Data: Now Open for Business
There is enormous public benefit from these plans for making government data open. The reality is the government can never supply enough information, and the cost of making these data available is marginal.
Like most governments, the Hong Kong government collects, holds and controls vast amounts of data on areas from air quality to traffic and from crime to language use. When it comes to sharing that information with the public, however, Hong Kong has lagged behind. Hong Kong currently ranks 24th on the Global Open Data Index, far behind Taiwan, which ranks first, and the UK, which is third. In a push led by Professor John Bacon-Shone, Director of the Social Sciences Research Centre, much of Hong Kong’s data is now starting to make its way into the public realm.
Professor Bacon-Shone’s Open Data Initiative Benchmarking Report highlighted Hong Kong’s poor position in the open data rankings and identified ways to improve, including by making data available in easily downloadable formats or updating information already available online. The report helped convince the Hong Kong government to overcome its historic reluctance to share information and commit to a new open data policy. About 80 government departments and bureaux published their first annual open data plans last year, and the Office of the Government Chief Information Officer has promised that more than 650 new data sets will be shared this year, all in machine readable formats.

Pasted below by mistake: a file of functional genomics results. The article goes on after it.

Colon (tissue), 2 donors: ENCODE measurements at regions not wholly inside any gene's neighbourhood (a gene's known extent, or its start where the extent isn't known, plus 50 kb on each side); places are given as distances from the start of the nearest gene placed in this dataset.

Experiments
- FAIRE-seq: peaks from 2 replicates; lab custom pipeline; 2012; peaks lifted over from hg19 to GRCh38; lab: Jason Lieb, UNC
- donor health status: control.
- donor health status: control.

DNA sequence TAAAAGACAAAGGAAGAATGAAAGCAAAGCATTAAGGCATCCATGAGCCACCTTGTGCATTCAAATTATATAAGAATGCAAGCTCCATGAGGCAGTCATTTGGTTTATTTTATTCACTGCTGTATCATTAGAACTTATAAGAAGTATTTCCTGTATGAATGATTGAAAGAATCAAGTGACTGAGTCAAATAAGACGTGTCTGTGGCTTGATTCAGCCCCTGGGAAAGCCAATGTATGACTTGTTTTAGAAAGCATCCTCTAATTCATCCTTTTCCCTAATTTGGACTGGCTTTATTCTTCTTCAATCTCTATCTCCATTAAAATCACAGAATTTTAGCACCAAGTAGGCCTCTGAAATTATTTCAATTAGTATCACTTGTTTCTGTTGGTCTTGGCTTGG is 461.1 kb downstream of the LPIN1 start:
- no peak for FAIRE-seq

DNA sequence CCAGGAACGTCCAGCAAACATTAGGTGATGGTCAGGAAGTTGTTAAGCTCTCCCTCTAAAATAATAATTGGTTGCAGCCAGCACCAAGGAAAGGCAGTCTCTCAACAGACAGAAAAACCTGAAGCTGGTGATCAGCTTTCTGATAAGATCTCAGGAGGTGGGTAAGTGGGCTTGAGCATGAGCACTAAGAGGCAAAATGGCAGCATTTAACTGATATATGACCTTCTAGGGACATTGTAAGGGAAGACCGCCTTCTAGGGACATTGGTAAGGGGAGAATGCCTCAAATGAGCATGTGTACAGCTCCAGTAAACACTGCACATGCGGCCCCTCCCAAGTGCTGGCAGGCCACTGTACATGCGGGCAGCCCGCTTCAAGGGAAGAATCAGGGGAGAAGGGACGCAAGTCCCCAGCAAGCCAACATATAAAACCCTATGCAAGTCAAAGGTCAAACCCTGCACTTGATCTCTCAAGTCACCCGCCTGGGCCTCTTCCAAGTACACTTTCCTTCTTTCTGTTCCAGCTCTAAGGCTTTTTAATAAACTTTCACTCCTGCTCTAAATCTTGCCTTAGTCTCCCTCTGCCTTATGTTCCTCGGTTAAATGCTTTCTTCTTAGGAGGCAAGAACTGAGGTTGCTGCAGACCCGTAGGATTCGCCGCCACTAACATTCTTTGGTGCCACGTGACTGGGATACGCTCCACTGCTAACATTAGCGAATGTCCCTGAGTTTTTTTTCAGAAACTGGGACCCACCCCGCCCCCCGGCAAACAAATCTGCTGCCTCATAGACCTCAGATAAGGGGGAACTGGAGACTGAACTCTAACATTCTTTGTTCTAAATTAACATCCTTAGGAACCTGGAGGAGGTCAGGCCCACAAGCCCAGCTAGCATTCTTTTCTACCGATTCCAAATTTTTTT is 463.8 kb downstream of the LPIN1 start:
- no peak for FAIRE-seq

Recognising the need to build a shared vision for change, Professor Bacon-Shone organised a conference that brought together data creators and owners, government, academics and users to share ideas on how data sharing could benefit society. Making more data available, while also ensuring that personal or sensitive data remains protected, will open up new opportunities for enterprising start-ups and businesses. Tech-savvy companies can package the data in apps to make it easily accessible for public consumption, providing both good money-making opportunities for small businesses and a valuable public service, said Professor Bacon-Shone.
“There is enormous public benefit from these plans for making government data open,” he said. “The reality is the government can never supply enough information, and the cost of making these data available is marginal.”
Cross-referencing much of the newly available data will help people to simplify and improve their daily lives in popular areas such as planning outdoor activities. Air quality data collected by the government, for example, is already available to the public, but without combining it with mapping data, it has not been specific enough to enable people to find out about the air quality in their neighbourhood or on their planned route and enable them to avoid pollution. If and when Lands Department makes all its maps freely available, many more apps will be able to help people make informed decisions.
Now the government has just reached agreement on accessing data from some licensed transport operators, the next step will be public access to exact arrival and departure times of public transport, as in London, Professor Bacon-Shone expects.